April 22, 2024

Burrellguitars

I Fall For Art

Spice Up a Song With Sound Effects!

Most songs we write and record have instruments and/or vocals, but nothing else. Let’s face it, the most exotic sound on most of our recordings is a tambourine. This is not necessarily a Bad Thing. After all, “instruments and/or vocals” takes in a pretty wide range, from Gregorian Chant to Smooth R&B and everything in between! But every now and then, just for the sheer novelty value, you ought to consider using some kind of sound effects in one of your songs.

Some songs, like “Yellow Submarine” by the Beatles, are positively filled with scene-setting sound effects. Birds twitter throughout “Blackbird” by the same band. More recently, digital mixmeister Beck and others have combined “found sounds” and other effects with musical samples to create audio collages in their songs. Of course, this is a technique where a little bit can go a long way. There’s no need to overdo it!

As a songwriter, you can specify what sound effects will be heard when by adding notations like (alarm clock here) to your lyrics sheet, or at least having a firm idea of what specific effects will be used where as you write the song. In this case, the effects would be considered part of the song. Alternatively, you can wait until you have your Producer hat on and decide whether and where to add sound effects when you mix the song. Here, the effects would be considered part of the arrangement.
Name That Sound

There are three main sources for sound effects: (1) sound effects CDs or websites; (2) TV shows, DVD movies, etc.; (3) personal recordings.

With sound effects CDs or websites, you get pre-recorded sounds of all kinds, with many variations, labeled as to subject and duration. You need the sound of a car starting up and driving off? There were a dozen variations of this sound on one CD I found. Need birds, or crickets, or elephants? Again, labeled samples by the dozen can be found on sound effects CDs. And there are whole CDs of rainstorms, jungle sounds, etc., ready for use!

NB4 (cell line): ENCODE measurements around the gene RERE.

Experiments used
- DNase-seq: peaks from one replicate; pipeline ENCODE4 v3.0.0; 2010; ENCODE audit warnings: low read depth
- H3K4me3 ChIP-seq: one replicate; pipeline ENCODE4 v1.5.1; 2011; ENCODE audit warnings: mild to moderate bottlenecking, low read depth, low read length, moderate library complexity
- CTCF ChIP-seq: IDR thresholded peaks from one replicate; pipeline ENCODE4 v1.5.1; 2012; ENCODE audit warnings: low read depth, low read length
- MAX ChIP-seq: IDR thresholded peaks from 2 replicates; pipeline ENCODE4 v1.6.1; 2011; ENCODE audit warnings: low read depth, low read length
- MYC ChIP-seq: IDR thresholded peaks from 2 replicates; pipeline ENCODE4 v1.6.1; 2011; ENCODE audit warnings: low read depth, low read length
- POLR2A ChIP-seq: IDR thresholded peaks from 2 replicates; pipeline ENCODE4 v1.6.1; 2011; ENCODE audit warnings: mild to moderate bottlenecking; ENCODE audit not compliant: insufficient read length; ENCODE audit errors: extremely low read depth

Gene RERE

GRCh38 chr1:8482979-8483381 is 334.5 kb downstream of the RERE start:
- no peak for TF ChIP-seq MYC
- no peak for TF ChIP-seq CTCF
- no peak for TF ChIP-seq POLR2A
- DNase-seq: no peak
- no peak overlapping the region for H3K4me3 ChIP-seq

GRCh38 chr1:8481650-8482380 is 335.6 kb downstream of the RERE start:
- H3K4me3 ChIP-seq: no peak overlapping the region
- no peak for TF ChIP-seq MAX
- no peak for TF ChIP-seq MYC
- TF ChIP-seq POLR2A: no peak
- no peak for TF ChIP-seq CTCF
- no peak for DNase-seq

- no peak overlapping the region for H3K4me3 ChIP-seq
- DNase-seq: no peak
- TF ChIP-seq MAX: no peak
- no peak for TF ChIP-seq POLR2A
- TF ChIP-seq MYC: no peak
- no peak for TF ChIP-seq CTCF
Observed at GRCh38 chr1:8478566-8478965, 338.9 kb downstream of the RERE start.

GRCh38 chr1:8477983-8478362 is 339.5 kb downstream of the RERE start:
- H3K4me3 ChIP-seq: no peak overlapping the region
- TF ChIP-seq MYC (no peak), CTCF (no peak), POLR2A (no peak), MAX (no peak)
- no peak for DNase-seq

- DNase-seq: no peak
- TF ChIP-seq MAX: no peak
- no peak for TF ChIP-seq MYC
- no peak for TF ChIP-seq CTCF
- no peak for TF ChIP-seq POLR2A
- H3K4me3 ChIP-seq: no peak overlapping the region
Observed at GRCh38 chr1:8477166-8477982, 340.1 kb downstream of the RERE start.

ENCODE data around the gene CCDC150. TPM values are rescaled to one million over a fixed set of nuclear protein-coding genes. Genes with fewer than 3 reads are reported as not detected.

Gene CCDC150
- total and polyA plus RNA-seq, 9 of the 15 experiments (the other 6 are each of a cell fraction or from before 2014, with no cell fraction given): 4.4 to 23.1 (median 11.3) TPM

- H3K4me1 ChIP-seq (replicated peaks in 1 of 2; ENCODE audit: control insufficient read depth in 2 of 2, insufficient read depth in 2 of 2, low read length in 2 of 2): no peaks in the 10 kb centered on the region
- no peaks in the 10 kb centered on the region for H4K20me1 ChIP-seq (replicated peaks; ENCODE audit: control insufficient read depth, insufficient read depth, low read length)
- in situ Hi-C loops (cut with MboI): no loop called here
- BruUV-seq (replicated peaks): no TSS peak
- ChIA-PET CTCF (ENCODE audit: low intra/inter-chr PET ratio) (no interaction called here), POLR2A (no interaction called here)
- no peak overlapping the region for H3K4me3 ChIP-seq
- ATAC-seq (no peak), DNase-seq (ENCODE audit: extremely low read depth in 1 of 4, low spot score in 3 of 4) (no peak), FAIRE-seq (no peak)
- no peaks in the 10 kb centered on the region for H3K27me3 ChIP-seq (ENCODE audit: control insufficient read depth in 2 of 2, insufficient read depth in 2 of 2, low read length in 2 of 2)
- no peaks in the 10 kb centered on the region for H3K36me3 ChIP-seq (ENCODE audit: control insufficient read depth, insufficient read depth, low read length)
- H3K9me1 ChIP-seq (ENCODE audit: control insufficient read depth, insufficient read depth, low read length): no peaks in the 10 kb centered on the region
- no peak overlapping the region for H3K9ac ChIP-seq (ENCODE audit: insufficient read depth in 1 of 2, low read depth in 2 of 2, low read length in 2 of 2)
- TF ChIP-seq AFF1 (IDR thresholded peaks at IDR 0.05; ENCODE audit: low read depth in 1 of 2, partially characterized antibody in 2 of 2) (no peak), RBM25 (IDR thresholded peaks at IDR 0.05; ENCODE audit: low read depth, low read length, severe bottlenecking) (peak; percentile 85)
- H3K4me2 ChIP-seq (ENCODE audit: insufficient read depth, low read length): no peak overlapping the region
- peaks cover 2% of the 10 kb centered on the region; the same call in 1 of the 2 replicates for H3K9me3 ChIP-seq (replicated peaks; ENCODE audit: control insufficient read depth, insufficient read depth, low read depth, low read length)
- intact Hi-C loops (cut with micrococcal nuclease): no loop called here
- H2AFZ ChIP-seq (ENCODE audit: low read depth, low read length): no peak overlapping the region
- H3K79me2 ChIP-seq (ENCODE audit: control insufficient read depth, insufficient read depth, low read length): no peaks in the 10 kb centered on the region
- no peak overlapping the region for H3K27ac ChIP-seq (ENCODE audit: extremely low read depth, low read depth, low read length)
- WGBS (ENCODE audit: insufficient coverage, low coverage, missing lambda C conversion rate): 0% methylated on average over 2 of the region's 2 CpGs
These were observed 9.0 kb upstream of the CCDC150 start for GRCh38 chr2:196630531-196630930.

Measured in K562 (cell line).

Sound effects CDs can be found by the score at your local library – mine, a medium-sized branch, has drawer after drawer full of the things! For me, this beats the websites, which can be awkward to use and usually make you pay for your samples. If you’re in a real hurry, maybe try online, but otherwise just head on down to the library!

Another really neat (and cheap) source of sound effects is to record a movie or TV show as you watch it and then lift some of the effects you hear (or dialog – talking is a sound effect too!) by copying them over onto a cassette or whatever you use to import outside audio into your studio.

Finally, one of my favorite sources of sound effects is to record my own. With portable, battery-operated recording devices like the Zoom H4 and others becoming available, it is a simple matter to get CD-quality recordings “on the fly” of anything from your very own rainstorm or your cute pet kitty to the crowd at a football game. A warning, though. Once you start thinking this way, it’s hard to stop. (I could record an oncoming train! I could record a volcano!)

There are sounds all around you. Why not try incorporating some of them into one of your songs? It works!